And he is trying to contact me all the time because I have chosen to leave him alone.
    Oh Soames! If I had met you we could have talked and we would have understood each other! We could have helped each other!
    But the truth is, in more ways than one, we have already met. And I am glad to have met you. Because there is always a light at the end of the tunnel.
    We Soameses of the world are survivors.

    1. Oh My God. Thank you, THANK YOU, for sharing your very personal story with us. It is amazing. It is genuinely a modern day Forsyte Saga where the male and female worlds are swapped. I understand you loved him a lot, we sometimes fall in love with wrong people for all different reasons, but I am also glad you are out of this very abusive relationship. I see in your words that you are happier and in peace right now. And I am so glad to hear that. Sending lots of good thoughts and positive energy your way.

      It is interesting that John Galsworthy, the author, wants us to dislike Soames very badly. The Irene character is based on his own wife who had left her former abusive husband for Galsworthy. I have not read the book, but I completely agree about Soames, his suppressed feelings and his depression, in the version Damian brilliantly brings this character to life. And even though I sympathize with Soames, and do not like Irene because I believe she never gave Soames a chance in their marriage, I also believe only someone that has had a similar experience understands the story the best. Again, thank you so much for sharing your story with us.

  4. I’m a little late to your Forsyte party, my apologies. I found it after watching tonight’s episode which happened to be the “red dress on the bed” episode. I have seen this series with Damian at least three times. I just wondered if anyone else despised Irene as I do. You have said it all so well. Whatever Galworthy intended, Soames, the character, managed to show his own tortured but true self. Damian furthered that true self with some of the best acting I have ever seen. The red dress on the bed scene has stayed in my mind for years as a hallmark of acting excellence.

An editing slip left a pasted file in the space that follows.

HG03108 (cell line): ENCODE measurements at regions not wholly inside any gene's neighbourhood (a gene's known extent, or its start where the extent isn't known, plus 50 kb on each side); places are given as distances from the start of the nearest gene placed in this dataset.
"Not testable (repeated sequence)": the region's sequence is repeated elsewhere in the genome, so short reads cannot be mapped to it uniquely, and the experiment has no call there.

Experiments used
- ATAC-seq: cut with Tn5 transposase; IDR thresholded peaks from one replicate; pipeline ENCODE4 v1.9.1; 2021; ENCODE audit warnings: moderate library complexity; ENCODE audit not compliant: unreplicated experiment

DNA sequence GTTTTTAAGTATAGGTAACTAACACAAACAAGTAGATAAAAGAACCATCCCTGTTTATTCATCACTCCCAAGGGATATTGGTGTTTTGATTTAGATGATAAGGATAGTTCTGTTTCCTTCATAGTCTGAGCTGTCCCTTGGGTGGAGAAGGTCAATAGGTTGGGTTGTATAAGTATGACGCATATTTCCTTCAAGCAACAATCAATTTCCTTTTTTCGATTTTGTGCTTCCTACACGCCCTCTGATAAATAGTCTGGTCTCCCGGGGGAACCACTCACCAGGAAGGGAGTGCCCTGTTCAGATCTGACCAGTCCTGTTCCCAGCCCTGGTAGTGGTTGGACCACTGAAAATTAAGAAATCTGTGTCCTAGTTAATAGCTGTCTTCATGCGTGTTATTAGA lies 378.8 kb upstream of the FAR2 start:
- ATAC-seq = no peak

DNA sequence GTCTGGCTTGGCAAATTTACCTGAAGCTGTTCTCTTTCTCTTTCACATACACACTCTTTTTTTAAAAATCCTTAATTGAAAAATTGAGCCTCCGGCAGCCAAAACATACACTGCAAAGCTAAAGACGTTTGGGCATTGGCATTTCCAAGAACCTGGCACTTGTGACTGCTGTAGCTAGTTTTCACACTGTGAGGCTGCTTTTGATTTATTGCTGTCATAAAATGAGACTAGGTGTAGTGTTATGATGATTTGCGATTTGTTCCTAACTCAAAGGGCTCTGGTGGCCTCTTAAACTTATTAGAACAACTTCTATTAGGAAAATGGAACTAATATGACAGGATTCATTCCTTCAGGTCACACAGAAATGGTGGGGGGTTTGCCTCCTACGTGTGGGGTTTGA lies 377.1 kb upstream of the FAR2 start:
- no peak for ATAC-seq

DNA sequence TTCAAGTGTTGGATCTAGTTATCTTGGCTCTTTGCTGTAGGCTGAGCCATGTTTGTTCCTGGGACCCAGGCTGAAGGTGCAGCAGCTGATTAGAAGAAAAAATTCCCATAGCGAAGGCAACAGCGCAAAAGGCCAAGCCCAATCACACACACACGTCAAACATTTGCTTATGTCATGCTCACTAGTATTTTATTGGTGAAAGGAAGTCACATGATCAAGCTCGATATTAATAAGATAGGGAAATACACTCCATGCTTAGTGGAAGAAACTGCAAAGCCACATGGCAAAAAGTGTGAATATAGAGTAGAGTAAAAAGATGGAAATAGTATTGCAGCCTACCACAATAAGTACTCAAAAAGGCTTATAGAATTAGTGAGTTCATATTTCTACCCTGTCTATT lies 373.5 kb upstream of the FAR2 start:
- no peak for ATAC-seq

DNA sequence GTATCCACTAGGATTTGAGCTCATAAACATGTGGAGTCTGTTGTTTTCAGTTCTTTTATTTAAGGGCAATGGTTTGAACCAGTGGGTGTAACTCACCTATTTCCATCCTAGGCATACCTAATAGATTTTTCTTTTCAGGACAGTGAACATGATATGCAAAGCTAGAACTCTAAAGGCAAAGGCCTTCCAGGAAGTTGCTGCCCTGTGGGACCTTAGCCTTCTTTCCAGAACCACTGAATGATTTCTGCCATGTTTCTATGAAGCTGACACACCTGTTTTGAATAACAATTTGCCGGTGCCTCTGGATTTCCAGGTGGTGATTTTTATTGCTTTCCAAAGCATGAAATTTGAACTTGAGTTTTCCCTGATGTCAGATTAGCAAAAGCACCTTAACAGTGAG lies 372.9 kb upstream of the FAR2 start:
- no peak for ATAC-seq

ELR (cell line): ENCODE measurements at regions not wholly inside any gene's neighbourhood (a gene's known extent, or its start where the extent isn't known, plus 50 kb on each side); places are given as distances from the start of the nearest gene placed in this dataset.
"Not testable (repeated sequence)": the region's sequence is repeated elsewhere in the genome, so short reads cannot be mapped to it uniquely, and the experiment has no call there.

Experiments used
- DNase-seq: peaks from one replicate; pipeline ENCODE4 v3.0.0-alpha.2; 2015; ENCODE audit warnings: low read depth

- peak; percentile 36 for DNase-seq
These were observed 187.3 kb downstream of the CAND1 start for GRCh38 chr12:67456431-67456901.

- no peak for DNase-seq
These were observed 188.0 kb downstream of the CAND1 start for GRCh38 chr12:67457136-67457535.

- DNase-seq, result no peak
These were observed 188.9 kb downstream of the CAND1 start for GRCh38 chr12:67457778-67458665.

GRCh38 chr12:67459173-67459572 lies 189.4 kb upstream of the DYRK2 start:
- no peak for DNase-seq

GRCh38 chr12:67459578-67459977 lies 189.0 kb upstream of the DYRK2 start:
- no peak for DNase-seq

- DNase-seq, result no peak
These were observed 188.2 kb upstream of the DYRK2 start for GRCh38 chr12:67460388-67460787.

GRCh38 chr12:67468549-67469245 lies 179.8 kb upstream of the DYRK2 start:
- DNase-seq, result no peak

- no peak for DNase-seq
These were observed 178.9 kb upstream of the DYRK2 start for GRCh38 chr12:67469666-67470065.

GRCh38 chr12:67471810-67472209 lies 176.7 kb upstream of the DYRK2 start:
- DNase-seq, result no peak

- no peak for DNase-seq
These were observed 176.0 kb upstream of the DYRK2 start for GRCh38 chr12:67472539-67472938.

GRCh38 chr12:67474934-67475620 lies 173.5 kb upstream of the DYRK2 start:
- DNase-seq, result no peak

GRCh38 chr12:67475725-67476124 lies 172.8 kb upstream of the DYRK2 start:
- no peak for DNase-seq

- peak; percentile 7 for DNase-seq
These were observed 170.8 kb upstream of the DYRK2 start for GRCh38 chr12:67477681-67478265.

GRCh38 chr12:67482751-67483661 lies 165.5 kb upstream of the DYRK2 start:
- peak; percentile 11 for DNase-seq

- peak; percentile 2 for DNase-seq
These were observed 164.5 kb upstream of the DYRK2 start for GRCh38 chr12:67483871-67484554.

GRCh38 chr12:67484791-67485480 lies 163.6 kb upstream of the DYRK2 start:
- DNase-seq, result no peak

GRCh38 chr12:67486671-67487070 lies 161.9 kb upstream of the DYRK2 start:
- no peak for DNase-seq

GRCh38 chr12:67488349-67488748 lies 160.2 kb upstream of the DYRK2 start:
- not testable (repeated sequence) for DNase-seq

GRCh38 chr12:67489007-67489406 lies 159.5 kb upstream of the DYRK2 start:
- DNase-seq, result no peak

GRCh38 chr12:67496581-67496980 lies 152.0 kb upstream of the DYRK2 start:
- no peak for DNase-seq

Perhaps Gina McKee must be given kudos too? Irene is clearly meant to be a heroine in the book and series. But McKee manages to take this supposed sympathetic character and make her an ice queen. She joined a family willingly and proceeded to trash it with her selfish actions. In addition to her icy actions, she married Soames knowing he wanted a family but she took steps to prevent that happening. While I think with the mind of a modern woman and believe a woman, married or not, has the right to decide if she wants to be pregnant, you still, even today, should not marry a man who wants children and then lie about it. I so loathed it when she would squint her eyes and look down her nose at Soames. One of the meanest of her actions was playing the piano louder than Liberace as her son’s heart breaks for the girl he loves.

    Thanks for your post. LOL, now I know I am not alone in despising Irene the Ice Queen.

    1. “Red dress on the bed.” Isn’t it intense? And a barely 30 year old actor pulling it off seamlessly is beyond impressive. I have an old edition of The Forsyte Saga at home, and as far as I can tell from Galworthy’s foreword, he really wants the reader to despise Soames. Yet, you are absolutely right, as Damian is delivering a tortured soul, Gina McKee is doing a wonderful job in portraying Irene the ice queen, and they are sort of turning the tables against Galworthy 🙂 Thank you so much for reading and hope you come visit us again!

  5. Amazing that so many folks liked the masochistic Soames, who believed he could buy whatever and then expected indebtedness.
    I found him terribly creepy and undesirable. In today’s world Irene would not have had to have married him. In the world of the 1800s she did what was required as women were at the mercy of the patriarchal, which included the courts.
    I was happy that Irenes finally married a good man and was happy with him